Anthony Fauci in an interview with the BBC blasted the “cowardly” internet trolls who harass his wife and children, saying it’s a part of the backlash he’s experienced over the COVID-19 pandemic.
“These people who troll about, they harass my wife and my children because they can figure out where they live and what their phone number is,” the immunologist told BBC’s “Americast” podcast.
Fauci, the chief medical adviser to the White House, has been the public face of the government’s efforts to fight the COVID-19 pandemic. He’s set to retire from government service at the end of the month.
Fauci said those close to him have regularly been harassed since his appointment in 2020 to fight COVID-19, while the doctor himself is a target of conspiracies and right-wing hate.
“I have good security protection, but I really think it’s so cowardly to harass people who are completely uninvolved, including my children,” he said.
Trolls have periodically released the addresses and phone numbers for Fauci’s wife and children and found other ways to reach them with extremist theories and rhetoric.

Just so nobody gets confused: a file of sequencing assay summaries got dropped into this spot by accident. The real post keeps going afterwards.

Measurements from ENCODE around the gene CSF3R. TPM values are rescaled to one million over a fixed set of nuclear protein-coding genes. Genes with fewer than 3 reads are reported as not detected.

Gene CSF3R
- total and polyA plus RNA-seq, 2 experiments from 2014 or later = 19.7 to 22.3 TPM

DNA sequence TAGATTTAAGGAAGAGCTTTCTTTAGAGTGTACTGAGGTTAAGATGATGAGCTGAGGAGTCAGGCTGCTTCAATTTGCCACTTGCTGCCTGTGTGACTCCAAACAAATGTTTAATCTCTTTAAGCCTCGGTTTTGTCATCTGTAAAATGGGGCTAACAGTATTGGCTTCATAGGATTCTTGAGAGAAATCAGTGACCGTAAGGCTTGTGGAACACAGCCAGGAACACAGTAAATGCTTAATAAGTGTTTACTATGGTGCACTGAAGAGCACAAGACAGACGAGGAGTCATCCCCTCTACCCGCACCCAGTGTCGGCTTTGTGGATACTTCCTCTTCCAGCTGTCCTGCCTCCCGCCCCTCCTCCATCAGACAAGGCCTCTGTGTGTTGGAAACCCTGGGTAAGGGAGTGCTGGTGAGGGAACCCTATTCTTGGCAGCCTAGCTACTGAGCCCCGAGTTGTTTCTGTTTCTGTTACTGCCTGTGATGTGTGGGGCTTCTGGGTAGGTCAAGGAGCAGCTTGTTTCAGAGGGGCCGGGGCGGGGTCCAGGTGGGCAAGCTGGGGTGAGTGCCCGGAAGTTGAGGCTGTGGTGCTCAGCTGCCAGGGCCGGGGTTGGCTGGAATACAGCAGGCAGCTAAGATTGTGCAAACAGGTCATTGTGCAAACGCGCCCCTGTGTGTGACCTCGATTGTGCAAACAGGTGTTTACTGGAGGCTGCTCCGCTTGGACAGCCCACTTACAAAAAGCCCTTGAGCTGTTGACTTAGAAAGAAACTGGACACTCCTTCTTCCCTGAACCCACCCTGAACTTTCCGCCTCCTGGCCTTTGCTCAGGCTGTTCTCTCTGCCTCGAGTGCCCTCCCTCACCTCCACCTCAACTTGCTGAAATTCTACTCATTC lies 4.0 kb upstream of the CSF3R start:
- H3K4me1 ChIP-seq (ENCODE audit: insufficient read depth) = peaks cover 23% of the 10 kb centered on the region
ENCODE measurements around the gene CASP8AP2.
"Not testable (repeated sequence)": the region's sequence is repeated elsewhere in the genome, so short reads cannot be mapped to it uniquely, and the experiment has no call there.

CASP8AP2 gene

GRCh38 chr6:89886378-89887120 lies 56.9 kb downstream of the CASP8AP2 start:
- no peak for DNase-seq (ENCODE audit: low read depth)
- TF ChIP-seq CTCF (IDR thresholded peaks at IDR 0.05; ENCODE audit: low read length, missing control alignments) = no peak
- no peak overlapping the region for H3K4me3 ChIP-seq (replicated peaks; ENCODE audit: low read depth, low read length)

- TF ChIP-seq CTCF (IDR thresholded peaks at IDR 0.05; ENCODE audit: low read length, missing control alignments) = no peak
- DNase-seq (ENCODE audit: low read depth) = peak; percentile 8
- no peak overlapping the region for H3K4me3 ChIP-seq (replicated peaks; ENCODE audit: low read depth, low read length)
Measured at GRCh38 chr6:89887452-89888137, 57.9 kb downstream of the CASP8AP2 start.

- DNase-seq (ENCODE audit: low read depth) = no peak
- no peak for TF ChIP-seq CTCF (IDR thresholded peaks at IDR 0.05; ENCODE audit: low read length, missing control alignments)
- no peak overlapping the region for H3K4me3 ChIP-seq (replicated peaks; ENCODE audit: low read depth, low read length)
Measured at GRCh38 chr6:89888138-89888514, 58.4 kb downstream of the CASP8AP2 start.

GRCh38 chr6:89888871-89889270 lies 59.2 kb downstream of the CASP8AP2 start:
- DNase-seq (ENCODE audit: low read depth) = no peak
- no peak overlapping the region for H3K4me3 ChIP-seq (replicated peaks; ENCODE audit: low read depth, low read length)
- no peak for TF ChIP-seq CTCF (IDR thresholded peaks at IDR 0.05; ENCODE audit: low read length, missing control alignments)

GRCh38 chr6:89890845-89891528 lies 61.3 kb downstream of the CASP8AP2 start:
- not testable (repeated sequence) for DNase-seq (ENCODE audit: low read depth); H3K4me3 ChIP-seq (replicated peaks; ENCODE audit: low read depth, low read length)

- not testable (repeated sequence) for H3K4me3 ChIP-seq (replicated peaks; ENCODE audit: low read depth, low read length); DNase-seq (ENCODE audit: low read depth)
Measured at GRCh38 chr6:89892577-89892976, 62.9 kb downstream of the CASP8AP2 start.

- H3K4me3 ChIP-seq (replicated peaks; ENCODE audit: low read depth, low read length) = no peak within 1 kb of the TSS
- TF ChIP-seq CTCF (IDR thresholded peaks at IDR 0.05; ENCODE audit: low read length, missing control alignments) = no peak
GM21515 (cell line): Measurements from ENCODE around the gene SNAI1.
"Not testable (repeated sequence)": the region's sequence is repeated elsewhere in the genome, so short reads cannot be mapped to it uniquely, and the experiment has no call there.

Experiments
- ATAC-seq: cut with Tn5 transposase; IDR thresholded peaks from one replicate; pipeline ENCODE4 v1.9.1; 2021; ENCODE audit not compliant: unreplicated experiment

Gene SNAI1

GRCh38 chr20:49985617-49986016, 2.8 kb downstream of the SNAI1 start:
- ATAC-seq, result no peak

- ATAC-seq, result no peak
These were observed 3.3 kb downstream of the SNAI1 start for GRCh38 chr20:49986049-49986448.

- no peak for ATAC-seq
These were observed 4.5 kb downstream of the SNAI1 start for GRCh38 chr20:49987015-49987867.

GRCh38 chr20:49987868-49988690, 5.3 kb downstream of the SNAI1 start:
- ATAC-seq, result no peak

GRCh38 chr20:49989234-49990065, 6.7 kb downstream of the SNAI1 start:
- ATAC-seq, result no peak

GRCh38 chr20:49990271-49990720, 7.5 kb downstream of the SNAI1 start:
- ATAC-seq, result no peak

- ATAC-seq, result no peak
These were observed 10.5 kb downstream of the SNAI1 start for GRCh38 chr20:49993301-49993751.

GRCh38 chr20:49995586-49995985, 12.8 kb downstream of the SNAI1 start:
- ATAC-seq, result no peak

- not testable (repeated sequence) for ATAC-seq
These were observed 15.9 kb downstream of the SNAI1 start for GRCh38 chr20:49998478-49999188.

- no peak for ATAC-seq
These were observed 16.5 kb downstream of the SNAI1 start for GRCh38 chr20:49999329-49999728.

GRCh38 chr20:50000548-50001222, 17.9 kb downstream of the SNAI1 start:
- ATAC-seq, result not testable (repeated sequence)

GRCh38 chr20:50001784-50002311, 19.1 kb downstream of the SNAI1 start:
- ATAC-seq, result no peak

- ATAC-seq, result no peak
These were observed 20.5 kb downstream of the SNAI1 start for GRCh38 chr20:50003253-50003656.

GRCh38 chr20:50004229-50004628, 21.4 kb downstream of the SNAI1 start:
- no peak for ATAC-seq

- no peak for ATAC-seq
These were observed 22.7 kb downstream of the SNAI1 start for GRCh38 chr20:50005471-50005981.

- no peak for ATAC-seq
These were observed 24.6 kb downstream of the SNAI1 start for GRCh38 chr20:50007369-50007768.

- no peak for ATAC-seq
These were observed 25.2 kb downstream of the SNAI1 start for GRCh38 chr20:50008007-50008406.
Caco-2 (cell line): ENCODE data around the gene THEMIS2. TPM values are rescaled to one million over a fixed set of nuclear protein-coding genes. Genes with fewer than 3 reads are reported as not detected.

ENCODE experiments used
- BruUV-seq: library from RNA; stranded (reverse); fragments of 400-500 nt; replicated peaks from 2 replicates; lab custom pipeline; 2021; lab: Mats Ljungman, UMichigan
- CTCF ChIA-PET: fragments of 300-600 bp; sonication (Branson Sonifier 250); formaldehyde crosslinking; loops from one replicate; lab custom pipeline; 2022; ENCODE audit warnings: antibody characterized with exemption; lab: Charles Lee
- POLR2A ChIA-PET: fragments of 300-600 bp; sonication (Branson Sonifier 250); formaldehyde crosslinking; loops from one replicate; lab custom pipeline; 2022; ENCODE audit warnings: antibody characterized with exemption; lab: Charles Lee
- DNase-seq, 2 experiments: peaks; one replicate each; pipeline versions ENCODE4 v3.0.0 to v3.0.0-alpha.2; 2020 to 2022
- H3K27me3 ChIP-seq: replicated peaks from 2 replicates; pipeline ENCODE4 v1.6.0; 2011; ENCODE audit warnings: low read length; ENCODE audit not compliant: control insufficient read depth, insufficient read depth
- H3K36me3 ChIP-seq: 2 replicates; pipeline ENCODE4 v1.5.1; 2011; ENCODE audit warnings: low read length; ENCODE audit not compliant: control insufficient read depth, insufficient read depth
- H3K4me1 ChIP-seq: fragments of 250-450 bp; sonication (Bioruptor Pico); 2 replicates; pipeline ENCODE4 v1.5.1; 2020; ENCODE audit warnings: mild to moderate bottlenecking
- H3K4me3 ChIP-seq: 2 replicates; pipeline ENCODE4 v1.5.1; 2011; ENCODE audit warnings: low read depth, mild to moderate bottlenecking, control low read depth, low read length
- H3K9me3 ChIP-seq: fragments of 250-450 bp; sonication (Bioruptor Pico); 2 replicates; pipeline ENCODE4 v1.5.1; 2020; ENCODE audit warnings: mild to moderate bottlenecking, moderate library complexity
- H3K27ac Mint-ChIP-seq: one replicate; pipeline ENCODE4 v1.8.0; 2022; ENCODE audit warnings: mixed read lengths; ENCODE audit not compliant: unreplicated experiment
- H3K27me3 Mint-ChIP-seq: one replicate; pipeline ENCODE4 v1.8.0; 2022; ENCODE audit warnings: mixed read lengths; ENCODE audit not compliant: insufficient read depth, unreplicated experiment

Fauci, however, said paying attention to hate “takes away from your ability to do your job” and that he tries to avoid it.
The National Institute of Allergy and Infectious Diseases director has faced many death threats, along with two more serious murder attempts for which would-be perpetrators have been imprisoned.
One of Fauci’s higher-profile opponents was former President Trump, under whom he served during the first year of the pandemic.
The doctor told the BBC that it was difficult to work with the Republican, who is running for president in 2024 after losing to President Biden in 2020, especially because their disagreements “generated an extraordinary amount of hostility” from those on the far right.
Fauci held to his opinions about strict lockdowns at the beginning of the pandemic and their potential to limit deaths from COVID-19, criticizing the Swedish model of voluntary social distancing. He told the BBC that the U.S. was taken over by a “tsunami of misinformation and disinformation” during the pandemic, which he says still persists.